In our previous blog post, we discussed five proven facts about hardwood floors that just make sense. From being durable and long lasting to adding value and warmth to a home, there are many advantages to having hardwood floors.
As we mentioned, the best way to keep your floors looking like new is to establish a cleaning routine. By taking proper care of your hardwood floors, you’ll get to experience all the beauty they provide and not have to replace or refinish them sooner than expected.
Another way to keep your hardwood floors looking like new is to be cautious of what goes on on your floors and to stop bad habits. We’re here to help and point out How To Damage Your Hardwood Floors in 5 Steps.
Disclaimer: This article is intended for solid and engineered hardwood floors, not to be confused with laminate or vinyl flooring.
Now let’s get into it –
DIY Cleaning Errors
One of the most common ways to damage hardwood floors is by using the wrong tools and methods. When cleaning hardwood floors yourself, there are certain things you should watch out for.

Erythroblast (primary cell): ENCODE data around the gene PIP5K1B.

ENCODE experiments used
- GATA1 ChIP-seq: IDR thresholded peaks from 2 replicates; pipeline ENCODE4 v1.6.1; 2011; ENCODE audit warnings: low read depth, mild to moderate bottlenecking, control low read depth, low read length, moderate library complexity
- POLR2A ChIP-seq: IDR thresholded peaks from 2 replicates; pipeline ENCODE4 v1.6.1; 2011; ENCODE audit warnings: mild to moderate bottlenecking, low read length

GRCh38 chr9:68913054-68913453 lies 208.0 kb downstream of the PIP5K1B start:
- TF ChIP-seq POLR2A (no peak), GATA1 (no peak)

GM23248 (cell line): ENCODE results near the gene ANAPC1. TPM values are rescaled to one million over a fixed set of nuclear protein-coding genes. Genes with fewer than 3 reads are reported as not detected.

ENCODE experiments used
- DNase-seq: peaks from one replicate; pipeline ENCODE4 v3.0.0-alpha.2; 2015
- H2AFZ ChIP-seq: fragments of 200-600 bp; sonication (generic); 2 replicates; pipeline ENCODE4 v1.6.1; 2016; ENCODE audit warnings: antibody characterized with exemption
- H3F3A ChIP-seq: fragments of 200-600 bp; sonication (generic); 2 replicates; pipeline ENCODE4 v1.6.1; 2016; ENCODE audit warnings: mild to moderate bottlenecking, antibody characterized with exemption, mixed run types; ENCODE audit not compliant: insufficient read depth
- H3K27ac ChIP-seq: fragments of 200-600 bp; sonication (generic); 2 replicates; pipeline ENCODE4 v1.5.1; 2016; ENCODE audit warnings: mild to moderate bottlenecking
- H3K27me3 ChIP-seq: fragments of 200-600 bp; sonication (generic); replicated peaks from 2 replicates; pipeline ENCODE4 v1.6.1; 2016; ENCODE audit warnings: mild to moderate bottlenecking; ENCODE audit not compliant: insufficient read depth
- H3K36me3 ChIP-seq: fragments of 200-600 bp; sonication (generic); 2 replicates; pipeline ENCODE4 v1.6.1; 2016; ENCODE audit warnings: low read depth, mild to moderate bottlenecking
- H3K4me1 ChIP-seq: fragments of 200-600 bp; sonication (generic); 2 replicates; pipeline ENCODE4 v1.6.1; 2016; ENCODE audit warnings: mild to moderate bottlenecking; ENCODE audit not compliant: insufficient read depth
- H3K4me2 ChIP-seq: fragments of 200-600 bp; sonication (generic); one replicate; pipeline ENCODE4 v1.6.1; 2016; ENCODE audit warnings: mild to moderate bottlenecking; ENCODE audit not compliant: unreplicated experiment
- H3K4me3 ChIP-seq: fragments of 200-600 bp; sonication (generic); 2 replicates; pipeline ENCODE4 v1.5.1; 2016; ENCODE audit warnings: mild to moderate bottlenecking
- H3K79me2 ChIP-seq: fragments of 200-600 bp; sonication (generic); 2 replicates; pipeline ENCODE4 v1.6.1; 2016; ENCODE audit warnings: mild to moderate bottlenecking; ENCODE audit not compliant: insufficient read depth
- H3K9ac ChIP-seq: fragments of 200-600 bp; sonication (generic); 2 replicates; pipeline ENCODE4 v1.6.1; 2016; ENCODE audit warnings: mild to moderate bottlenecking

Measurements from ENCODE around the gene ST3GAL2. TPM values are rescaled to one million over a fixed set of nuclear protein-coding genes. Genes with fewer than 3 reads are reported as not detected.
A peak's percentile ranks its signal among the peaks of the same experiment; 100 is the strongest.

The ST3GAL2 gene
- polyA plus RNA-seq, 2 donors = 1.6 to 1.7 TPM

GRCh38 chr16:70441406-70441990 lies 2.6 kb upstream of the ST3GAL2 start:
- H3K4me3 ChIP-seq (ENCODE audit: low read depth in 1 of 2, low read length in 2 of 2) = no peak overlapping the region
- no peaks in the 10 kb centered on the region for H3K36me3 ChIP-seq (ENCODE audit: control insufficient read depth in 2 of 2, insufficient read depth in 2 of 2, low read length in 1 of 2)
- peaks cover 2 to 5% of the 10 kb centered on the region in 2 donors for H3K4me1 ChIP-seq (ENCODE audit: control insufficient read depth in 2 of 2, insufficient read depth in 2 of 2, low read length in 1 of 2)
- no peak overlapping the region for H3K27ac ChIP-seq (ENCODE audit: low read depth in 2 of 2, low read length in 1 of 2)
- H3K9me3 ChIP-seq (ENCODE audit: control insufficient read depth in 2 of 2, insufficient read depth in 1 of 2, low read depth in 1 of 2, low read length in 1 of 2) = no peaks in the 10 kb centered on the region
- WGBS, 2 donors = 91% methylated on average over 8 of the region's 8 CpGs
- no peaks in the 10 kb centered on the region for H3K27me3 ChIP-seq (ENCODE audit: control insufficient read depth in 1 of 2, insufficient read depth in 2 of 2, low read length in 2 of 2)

As a general disclaimer, proper cleaning tools and methods are dependent on the type of hardwood floors you have. There are fundamental similarities between different types of hardwood floors, but for specific guidelines, please speak to the retailer or manufacturer of your hardwood floors.
For the purposes of this article, we will discuss cleaning tools and method errors for any hardwood floors.
With cleaning tools, one mistake that hardwood floor owners make is using abrasive mops and brooms. Abrasive tools can lead to scratches on your hardwood floors, which damages the finishing. Instead, it is best to use microfiber tools that are less abrasive and more mild on hardwood floors.